I also fell in love with jewelry Instagram in general. Not only for its sparkle, though that’s not bad, but for the stories embedded in the tiny, intricate details of rings, earrings, bracelets, and necklaces. You can find tales of lost love in the antique seller Erica Weiner’s compelling Instagram Stories and and of lost lives in the work of the contemporary-mourning jeweller Margaret Cross. There are big, meaty brass rings and bangles—sculpture on your wrist, straight from Phoenix’s Son & Heir Gallery. There are eye-popping, palm-size jewelled brooches from the archivist Levi Higgs and perfect everyday gold hoops from Los Angeles’s Danica Stamenic. There are even pearls, that symbol of mid-century feminine conformity, styled by and for Gen Z by Presley Oldham. Some of it is new, some of it is old. Some of it cost tens of thousands, some of it cost a hundred bucks. But all of it is a feast for the eyes—eyes weary of my home surroundings, but also generally unexcited by the design offerings of pandemic Instagram. In my pre-pandemic life, I and many of my mutual design observers were in constant travel mode, photographing architecture, parks, and interiors. Under quarantine, there were no trips, but also no transformations. Spur gave me the thrill of a home-makeover show in a bite-size piece.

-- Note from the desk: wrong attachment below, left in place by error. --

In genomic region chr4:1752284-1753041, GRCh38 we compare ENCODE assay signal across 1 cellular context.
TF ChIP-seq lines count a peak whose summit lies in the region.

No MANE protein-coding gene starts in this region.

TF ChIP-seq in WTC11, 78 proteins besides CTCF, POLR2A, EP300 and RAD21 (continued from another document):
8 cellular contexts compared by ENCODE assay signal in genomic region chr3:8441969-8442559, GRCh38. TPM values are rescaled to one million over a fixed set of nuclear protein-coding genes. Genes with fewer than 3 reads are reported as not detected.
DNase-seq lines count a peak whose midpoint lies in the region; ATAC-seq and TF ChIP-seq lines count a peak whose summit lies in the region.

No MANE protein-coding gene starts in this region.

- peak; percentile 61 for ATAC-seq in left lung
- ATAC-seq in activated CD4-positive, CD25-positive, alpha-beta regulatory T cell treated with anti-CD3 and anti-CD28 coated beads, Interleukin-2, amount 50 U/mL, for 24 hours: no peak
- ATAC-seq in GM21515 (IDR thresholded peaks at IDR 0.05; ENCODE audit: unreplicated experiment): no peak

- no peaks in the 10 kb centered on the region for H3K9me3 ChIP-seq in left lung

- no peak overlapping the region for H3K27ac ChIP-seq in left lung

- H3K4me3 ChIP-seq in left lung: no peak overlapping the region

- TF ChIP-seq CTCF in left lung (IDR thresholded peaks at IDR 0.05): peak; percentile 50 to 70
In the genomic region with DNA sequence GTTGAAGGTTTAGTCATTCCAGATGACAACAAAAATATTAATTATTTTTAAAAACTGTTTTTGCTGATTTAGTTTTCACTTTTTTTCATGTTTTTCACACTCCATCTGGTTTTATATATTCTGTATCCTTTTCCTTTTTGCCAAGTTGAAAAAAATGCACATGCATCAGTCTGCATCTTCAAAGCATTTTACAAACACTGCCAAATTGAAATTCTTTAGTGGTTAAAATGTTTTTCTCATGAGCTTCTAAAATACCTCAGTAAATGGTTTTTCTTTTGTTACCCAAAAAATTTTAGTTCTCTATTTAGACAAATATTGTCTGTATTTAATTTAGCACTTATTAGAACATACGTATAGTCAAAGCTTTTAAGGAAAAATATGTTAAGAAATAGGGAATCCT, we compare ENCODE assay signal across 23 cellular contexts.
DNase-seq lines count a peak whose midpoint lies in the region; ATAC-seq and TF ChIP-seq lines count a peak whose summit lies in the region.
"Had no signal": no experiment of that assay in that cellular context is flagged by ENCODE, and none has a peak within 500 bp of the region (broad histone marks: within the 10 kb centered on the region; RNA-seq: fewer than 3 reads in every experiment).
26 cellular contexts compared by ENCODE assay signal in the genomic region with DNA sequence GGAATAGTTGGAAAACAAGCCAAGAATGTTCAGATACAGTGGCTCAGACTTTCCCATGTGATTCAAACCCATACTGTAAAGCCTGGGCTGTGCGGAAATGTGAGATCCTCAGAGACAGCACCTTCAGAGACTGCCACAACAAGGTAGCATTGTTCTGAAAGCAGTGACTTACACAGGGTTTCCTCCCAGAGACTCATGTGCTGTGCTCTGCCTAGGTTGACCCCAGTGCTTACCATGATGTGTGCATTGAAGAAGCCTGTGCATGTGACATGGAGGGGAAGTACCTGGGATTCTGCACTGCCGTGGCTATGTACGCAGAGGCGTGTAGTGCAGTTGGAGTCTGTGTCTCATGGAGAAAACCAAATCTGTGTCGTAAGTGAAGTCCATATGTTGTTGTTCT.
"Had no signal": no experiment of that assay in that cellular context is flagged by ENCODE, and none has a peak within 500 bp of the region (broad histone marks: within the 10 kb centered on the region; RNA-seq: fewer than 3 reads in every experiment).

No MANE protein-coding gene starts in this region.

While scrolling through interiors on Instagram can be frustrating—either the picture is too zoomed out to see all of the details, or too zoomed in for it to be more than an attractive still-life—jewelry is perfectly sized for that phone-screen square. You can see the facets, the prongs, the looping monograms, and the depth of color. In Stories, you can see the gems sparkle under the light. “You hold your phone in your hand,” Fader said, “and you are holding it right next to where you would be holding your hand” to look at a ring. “There are new apps to visualize a purchase on your body, and they have them for manicures and for engagement rings, and they are totally unnecessary—Instagram already is that.”